The population could shrink by 2% after the coronavirus pandemic if “missing” migrant workers do not return to the UK or are not replaced, a watchdog has warned.
This poses a “risk to potential output in the longer term”, the Office for Budget Responsibility (OBR) – which analyses the country’s economic forecast – said in its latest report as it cited research which suggested up to 1.3 million people may have left the UK during the pandemic.
According to the document, analysis of labour market data suggests the population may be “substantially smaller” than indicated in official statistics because of the “significant numbers of foreign-born nationals returning home during the pandemic and lower levels of immigration than pre-pandemic projections assumed”.
The report added: “Unless most of these ‘missing workers’ do indeed return or are replaced by other migrants after the pandemic, the scarring impact from net outward migration may be rather larger than we previously assumed.
“Indeed, on a worst-case basis the population could be as much as 2% smaller.”
While some EU migrants may return, post-Brexit changes to immigration rules are likely to make it “harder for new migrants to move to the UK”, the report warned, adding that some may no longer meet the Government’s criteria and others may be “discouraged by tighter immigration rules”.
EU nationals wishing to continue living and working in the UK must now confirm their immigration status under the EU Settlement Scheme.
At the same time, migrants wishing to come to the UK to live and work will need to obtain 70 points to be eligible for a visa under a new points-based immigration system.
Key requirements will include being able to speak English to a certain level, having a job offer from an approved employer and meeting a minimum salary threshold.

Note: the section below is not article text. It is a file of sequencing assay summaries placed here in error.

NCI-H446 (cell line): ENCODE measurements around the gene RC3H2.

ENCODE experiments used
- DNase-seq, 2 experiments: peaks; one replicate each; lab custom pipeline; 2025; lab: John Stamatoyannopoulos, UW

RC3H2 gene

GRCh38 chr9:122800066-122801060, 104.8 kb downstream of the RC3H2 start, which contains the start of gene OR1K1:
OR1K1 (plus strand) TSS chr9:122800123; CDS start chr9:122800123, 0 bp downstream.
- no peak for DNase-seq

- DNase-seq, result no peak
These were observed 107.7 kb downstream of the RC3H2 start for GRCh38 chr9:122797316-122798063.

The report said: “Although the extent of net emigration is still highly uncertain, the risk to the size of the population appears to be firmly to the downside.
“Such an outcome could reduce the potential output of the economy via a lower labour supply, leading to greater post-pandemic scarring than the 3% included in our central forecast.
“This is a risk to the outlook for the public finances as a smaller economy would reduce tax receipts, amplified by the fact that migrants are more likely to be of working age and net contributors to the public finances. It would, however, reduce demands on public services.”
The “true extent of the impact of the pandemic on the population may unfortunately not be revealed until well after the 2021 census”, the OBR added.
The report comes as Chancellor Rishi Sunak announced visa reforms aimed at “high-skilled” migrants in Wednesday’s Budget.
He told MPs there would be a “new, unsponsored points-based visa to attract the best and most promising international talent in science, research and tech; new, improved visa processes for scale-ups and entrepreneurs, and radically simplified bureaucracy for high-skilled visa applications”.
The Treasury’s Budget document said modernising the immigration system will help “drive innovation, and support UK jobs and growth” as it set out changes to make the process easier and quicker for qualifying applicants.
More detail is due to be published in the summer, the document said.
Meanwhile, some campaigners hit out at the Chancellor for the lack of financial support offered to migrants and families who are not eligible for Government funding under no recourse to public funds conditions.
Satbir Singh, chief executive of the Joint Council for the Welfare of Immigrants, said the Budget announcement did not include “any protections for thousands of people who are excluded from the public safety net that’s kept so many people from falling into hardship”.